In addition to his assist on the winner, Lindholm notched a massive tally of his own in the third period when he wristed one through traffic and by Samsonov, just 1:21 after Toronto had taken a 1-0 lead on William Nylander’s opening marker.

“Yeah, just trying to get pucks to net,” said Lindholm. “I think I've been…holding on to pucks to try to make it a little too hard on myself. So, you just try to find a little opening and get it there and then good things usually happen.”

Lindholm talks after 2-1 OT win in Game 7

Swayman Stands Tall – Again

Jeremy Swayman, once again, put forth a stellar performance between the pipes, stopping 30 of 31 shots in Game 7. For the series, the netminder posted a .950 save percentage, joining Tim Thomas as the second Bruins goalie to hit as high of a mark in a postseason series (minimum of six games), per NHL Stats.

Since 2003-04, Swayman’s nine goals allowed across the seven games is tied for the fourth-fewest surrendered in a playoff series.

“He was our best player in the series. It's not close, right?” said Montgomery. “And I think that his confidence and his swagger, I think it permeated through the group.”

Lindholm concurred, saying that Swayman’s steady hand helped guide Boston to victory, while highlighting the backstop’s save on a Joel Edmundson deflection shortly before his own tally that could have put the Bruins in a two-goal hole.

“Oh, he's been unbelievable,” said Lindholm. “He's been so steady back there for us, even tonight, like they score one and then have a good chance there to get up two when he makes a hell of a save. [If] we don’t have him back there I don’t think we win this game, so, kudos to him for that.”

“There was no doubt in him,” added Pastrnak. “He believes he gives the group a lot of belief. Proud of him the way he bounced back every game. Every single game in the series, he gave us a chance to win.

“It was the same way with Linus [Ullmark] when he played. Both of our goalies gave us a chance to win every single game and that’s really exciting. That gives the group a lot of confidence.”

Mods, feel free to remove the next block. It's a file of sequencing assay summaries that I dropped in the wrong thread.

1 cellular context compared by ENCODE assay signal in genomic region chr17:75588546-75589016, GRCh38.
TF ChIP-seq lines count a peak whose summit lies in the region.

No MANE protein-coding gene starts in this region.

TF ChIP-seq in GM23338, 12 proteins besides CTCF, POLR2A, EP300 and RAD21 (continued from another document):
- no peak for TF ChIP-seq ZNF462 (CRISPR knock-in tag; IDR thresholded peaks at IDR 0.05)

For Swayman, the win marked his first career playoff series triumph.

“Just so, so grateful and so proud of these guys in this locker room, and what a feeling to do it in front of these fans,” said Swayman. “I just wanted to battle and do my job and enjoy the fruits of Game 7 overtime. And, let me say it out loud, it's like a pinch yourself thing.

“I'm just so grateful to get this opportunity and do it with this group and this team. It's a dream come true. I'm really excited.”

Highlights from BOS vs. TOR | Game 7 Highlights

A Speech to Remember

Following Game 7, several Bruins referenced a speech from Kevin Shattenkirk on Friday night that helped set the tone for their preparation – and eventual victory.

“We were together [Friday] night, it’s not a secret,” said Marchand. “We watched video, we met as a group and Shatty gave the group an incredible speech that really allowed us to kind of settle down and understand where we’re at and how we had to play and what we needed to believe to get the job done.

“We woke up this morning, you could just see within the group that we knew that everybody was going to bring their best game and everyone was going to do their job, so there was a confidence throughout the group this morning and you felt it. You could see it on guys faces, and it didn't seem like anyone was nervous.

“It felt like guys were excited for the opportunity. So yeah, you're right. Monty was right with the way he said guys were excited and were confident, and it showed.”